Bumble bees are social insects that nest in protected places: belowground in abandoned burrows of small mammals, in birdhouses, stuffing in abandoned furniture, or under piles of grass or rags in sheds or barns. They visit flowers to collect pollen to feed their larvae and nectar that provides them with energy.
Bumble Bee Reaction to Nest Disturbances
Bumble bees are not aggressive while visiting flowers (Figure 1). However, they will react strongly to any disturbance of their nest. Most stings in structures are the result of a person accidentally encountering a nest while searching for something or cleaning out an undisturbed area. Ground nesting bumble bees may attack a person who is pushing a lawn mower over a nest opening. The bees first react by buzzing loudly, and then they fly out to attack the intruder. While the barbed stingers of honey bees remain in the skin, the needle-like bumble bee stingers are smooth, so they can sting several times and inject venom.
Reaction to Bumble Bee Stings
Allergic reactions to bumble bee stings are much less common than to honey bee stings. The reaction varies with the person, previous exposure to stings, location on the body, and number. The site usually swells and itches for a few several days before gradually subsiding. Multiple stings may cause a more serious reaction, such as vomiting or difficulty breathing. Severe reactions include dizziness, excessive sweating, and cold shivers. These symptoms usually develop within a few minutes and may require immediate medical attention.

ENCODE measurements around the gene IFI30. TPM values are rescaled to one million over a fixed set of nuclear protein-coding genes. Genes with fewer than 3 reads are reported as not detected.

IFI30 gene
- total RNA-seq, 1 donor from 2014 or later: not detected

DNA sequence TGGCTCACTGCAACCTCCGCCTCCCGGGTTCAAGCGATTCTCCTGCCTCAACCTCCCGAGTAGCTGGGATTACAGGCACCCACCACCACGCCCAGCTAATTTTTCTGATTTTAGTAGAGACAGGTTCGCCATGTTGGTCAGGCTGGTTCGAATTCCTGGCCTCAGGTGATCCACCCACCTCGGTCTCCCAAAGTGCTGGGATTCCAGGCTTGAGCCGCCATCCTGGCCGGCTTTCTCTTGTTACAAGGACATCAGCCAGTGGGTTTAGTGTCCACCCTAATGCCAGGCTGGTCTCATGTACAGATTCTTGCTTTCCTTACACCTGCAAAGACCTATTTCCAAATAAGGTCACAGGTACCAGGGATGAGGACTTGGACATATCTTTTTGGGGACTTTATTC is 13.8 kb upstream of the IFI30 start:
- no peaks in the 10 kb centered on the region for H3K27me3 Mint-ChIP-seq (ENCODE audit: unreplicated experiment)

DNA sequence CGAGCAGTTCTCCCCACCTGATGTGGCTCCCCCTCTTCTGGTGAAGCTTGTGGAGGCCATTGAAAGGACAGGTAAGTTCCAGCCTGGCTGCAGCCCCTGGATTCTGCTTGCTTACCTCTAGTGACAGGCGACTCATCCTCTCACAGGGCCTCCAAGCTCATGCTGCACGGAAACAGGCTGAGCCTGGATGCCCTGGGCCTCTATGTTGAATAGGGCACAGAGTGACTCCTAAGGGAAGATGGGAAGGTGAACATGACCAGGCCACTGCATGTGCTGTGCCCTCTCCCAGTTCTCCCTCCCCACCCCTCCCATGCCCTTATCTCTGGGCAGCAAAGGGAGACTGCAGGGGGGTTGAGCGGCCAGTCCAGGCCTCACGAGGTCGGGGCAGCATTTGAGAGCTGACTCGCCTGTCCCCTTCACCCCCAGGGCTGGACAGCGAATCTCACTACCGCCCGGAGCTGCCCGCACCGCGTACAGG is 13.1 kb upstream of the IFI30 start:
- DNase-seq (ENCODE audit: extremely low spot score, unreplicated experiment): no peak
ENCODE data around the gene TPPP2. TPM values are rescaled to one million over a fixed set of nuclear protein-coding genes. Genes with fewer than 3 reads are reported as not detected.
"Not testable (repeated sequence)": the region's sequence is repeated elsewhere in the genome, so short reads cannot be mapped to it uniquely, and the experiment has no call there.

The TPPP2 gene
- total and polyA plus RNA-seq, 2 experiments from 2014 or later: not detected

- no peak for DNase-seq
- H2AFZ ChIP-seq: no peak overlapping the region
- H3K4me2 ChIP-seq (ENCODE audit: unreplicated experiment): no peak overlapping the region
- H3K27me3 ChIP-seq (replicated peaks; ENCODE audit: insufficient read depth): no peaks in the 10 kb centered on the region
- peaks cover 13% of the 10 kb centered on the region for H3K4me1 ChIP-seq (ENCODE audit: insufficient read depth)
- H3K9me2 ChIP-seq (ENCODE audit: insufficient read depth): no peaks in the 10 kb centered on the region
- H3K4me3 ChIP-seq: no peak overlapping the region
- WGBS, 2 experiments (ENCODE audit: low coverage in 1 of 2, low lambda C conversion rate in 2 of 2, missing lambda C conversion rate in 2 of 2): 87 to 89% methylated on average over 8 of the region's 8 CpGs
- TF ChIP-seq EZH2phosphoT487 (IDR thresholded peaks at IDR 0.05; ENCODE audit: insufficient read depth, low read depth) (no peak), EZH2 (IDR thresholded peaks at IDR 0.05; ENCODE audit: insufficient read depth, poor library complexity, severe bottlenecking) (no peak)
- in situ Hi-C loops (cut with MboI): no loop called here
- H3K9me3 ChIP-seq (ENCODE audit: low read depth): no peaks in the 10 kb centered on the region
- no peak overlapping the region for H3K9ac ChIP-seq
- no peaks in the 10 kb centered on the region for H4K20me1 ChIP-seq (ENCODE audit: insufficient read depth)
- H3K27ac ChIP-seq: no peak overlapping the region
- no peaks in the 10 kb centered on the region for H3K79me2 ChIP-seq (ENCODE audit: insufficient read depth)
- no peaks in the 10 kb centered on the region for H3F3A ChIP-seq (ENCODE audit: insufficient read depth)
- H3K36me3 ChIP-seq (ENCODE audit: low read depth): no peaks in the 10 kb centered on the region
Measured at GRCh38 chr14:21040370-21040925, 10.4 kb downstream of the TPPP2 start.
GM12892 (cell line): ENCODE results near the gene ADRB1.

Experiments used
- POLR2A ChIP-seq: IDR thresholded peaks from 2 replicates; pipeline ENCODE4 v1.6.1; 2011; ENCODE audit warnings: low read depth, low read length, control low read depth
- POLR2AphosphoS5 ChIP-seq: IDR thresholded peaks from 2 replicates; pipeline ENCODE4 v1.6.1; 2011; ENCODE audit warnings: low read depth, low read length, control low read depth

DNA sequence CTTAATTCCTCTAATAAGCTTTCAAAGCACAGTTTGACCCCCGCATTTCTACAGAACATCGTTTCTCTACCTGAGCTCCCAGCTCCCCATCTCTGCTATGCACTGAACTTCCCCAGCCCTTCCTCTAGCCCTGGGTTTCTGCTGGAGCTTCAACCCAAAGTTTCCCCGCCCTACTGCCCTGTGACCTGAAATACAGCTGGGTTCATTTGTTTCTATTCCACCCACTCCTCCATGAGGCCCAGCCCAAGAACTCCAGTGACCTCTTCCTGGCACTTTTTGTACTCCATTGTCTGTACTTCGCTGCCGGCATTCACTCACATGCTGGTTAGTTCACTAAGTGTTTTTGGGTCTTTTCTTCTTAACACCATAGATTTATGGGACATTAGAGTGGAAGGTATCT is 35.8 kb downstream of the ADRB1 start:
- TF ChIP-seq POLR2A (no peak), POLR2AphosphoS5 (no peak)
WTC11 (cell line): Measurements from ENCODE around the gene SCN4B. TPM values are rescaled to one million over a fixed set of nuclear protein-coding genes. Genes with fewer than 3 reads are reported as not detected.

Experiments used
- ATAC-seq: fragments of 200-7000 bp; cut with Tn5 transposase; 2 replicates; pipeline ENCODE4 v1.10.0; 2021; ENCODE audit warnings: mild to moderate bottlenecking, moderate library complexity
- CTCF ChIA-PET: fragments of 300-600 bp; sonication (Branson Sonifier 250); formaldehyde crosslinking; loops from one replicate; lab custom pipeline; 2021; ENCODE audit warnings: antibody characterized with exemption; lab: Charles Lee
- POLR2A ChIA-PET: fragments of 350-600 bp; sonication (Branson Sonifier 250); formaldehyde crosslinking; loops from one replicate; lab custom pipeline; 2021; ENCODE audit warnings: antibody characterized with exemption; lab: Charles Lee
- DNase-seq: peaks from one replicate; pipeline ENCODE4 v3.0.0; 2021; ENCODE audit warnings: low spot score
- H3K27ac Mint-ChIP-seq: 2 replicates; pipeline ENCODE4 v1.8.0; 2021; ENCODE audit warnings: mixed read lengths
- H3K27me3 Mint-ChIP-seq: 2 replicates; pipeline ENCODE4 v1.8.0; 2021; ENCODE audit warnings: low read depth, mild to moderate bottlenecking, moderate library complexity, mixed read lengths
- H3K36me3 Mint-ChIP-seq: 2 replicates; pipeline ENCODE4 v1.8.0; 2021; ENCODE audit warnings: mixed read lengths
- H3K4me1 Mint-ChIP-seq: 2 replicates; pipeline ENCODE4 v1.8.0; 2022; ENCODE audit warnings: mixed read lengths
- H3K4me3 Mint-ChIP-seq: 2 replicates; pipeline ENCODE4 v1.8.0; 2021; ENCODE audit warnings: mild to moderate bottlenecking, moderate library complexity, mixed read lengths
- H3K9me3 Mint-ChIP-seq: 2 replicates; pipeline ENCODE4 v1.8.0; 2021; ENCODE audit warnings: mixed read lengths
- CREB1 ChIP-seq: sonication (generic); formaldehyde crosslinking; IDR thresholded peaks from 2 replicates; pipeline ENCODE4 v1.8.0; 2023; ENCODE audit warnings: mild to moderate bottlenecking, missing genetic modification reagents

Dealing with a Bumble Bee Nest
Long Term Solution
It is risky to treat or destroy an active bumble bee nest. If practical, leave it alone and avoid the area until fall. All bumble bees, except a few queens, will die at the end of the season. The queens will leave the nest to find shelter for winter. The workers will die, leaving an empty nest that can be removed without the risk of being stung.
Fill tunnels and holes in lawns and landscape beds with dirt so they will not attract queens looking for nesting spots in spring.
Short Term Solution
In some situations, it is not practical to wait for the colony to end naturally, so some control action is necessary. Several household insect control products (aerosols, dusts, and ready-to-use (RTU) sprays are labeled for bee and wasp control indoors and outdoors. Dust formulations can be puffed into nest openings and are especially effective at treating the insects as they enter and leave. Wear protective clothing and treat at night, if possible. Repeat the treatment if bees remain active for more than a day or so. Insect foggers are not a good choice for this type of control effort.
By Lee Townsend, Extension Entomologist